LEAWOOD, Kan., April 24, 2012 /PRNewswire-USNewswire/ -- Nearly three out of four Americans who provide care for a family member or friend who is disabled, elderly or has physical or mental limitations said caregiving had at least some impact on their health, and six in 10 said caregiving caused them to lose sleep sometimes, according to a recent national survey.
To view the multimedia assets associated with this release, please click http://www.prnewswire.com/news-releases/caregiving-affects-health-of-three-quarters-of-caregivers-according-to-national-survey-148578145.html
The survey, conducted by Harris Interactive on behalf of the American Academy of Family Physicians in March 2012, looked at both the impact of caregiving and caregivers' need for credible information about their family members' changing health needs and how to balance caregiving with other responsibilities. Among its findings:
- Nearly nine in 10 (88 percent) of caregivers felt one or more stressors associated with caregiving.
- Nearly three out of four (72 percent) of caregivers said caregiving had at least some impact on their health.
- Six in 10 (60 percent) caregivers said caregiving caused them to lose sleep at least sometimes.
- Slightly more than half (52 percent) said their caregiving responsibilities caused them to neglect their other responsibilities such as meeting their own health needs, running errands, caring for their home, and spending time with other family and friends at least sometimes.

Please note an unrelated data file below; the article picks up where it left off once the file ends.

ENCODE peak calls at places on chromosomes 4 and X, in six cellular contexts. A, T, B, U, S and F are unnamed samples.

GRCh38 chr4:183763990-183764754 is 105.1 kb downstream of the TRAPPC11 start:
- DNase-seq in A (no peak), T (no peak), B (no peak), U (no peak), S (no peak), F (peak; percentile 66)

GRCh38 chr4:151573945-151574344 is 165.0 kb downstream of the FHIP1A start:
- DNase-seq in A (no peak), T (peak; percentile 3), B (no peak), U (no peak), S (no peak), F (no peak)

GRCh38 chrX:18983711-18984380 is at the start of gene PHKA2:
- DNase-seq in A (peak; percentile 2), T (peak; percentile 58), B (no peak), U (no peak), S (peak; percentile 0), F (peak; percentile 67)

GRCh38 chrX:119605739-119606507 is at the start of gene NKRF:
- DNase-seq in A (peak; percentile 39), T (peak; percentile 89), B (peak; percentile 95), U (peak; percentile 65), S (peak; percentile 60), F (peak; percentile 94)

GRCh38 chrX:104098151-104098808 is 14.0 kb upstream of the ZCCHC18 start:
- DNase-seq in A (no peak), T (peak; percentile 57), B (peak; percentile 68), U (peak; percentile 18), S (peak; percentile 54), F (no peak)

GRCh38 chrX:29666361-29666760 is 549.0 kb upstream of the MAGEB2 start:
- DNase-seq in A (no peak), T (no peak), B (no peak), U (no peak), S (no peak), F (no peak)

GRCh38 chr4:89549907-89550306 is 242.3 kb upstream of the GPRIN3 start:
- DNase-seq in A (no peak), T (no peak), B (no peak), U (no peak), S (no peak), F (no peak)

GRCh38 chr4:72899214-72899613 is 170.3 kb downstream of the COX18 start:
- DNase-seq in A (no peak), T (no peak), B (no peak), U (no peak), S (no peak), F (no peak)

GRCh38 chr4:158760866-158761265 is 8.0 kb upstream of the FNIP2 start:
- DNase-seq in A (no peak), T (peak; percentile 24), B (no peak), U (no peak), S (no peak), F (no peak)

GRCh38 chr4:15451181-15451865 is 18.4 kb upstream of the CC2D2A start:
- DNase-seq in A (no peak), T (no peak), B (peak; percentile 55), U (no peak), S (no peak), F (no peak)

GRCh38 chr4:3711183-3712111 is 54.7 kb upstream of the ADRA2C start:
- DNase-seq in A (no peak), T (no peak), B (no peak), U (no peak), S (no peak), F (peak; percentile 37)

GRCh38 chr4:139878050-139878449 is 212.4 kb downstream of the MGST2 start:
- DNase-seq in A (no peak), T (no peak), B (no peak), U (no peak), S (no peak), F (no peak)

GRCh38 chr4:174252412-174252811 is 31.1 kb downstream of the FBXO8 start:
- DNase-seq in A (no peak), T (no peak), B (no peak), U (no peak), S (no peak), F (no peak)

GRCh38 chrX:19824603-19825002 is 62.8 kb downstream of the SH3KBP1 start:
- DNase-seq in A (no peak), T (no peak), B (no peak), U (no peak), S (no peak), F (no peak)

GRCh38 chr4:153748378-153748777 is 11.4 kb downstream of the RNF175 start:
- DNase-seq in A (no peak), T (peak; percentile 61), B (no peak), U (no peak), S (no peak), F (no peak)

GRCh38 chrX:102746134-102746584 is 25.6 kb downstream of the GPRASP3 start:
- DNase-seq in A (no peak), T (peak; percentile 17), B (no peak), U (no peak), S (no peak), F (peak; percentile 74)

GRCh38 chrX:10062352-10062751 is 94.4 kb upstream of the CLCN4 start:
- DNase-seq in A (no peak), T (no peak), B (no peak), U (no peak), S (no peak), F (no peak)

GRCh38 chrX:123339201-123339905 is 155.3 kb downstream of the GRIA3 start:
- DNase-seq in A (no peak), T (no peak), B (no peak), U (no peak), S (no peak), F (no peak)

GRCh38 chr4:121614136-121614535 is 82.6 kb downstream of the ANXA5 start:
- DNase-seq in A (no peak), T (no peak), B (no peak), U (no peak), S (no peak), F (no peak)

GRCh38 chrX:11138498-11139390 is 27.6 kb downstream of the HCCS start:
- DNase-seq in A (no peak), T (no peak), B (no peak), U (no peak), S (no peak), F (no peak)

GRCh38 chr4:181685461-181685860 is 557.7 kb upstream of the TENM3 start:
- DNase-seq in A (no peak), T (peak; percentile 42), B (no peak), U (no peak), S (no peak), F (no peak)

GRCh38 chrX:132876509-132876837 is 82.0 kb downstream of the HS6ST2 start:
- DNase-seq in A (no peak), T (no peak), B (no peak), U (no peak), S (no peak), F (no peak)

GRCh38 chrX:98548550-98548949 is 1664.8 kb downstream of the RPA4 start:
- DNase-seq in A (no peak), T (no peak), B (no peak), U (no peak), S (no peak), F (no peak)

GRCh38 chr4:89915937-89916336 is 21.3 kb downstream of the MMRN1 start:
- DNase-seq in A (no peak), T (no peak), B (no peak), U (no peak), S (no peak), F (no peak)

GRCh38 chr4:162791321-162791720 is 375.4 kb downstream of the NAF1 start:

The challenge will grow with time. As the number of people age 65 and older increases, demand for caregiving will rise. Today, 43.5 million Americans provide care for someone age 50 and older, according to the Family Caregiver Alliance. The Alzheimer's Association's 2012 Facts and Figures report that 15.2 million Americans care for someone who has Alzheimer's disease or other dementia.
Moreover, caregivers indicated they sought out information about their loved one's health and about balancing caregiving with other responsibilities.
- Nearly two-thirds (63 percent) of caregivers who manage the health of those they provide care for sought information from their physician or health care provider when they had questions about the health of those they care for. Of those, nearly all (96 percent) sought information from a primary care physician.
- More than half (57 percent) sought information on the Internet.
- More than half (56 percent) of caregivers felt there was no single online resource for highly credible health information on caregiving.
- More than half (58 percent) of caregivers said they were frustrated by having to go to multiple resources when they're trying to find information on a specific health issue.
The findings demonstrate that caregivers need a comprehensive clearinghouse of information, such as FamilyDoctor.org, that addresses health conditions and activities of daily living that can be a challenge for 40.4 million elderly Americans and those who care for them, according to Glen Stream, MD, MBI, president of the AAFP.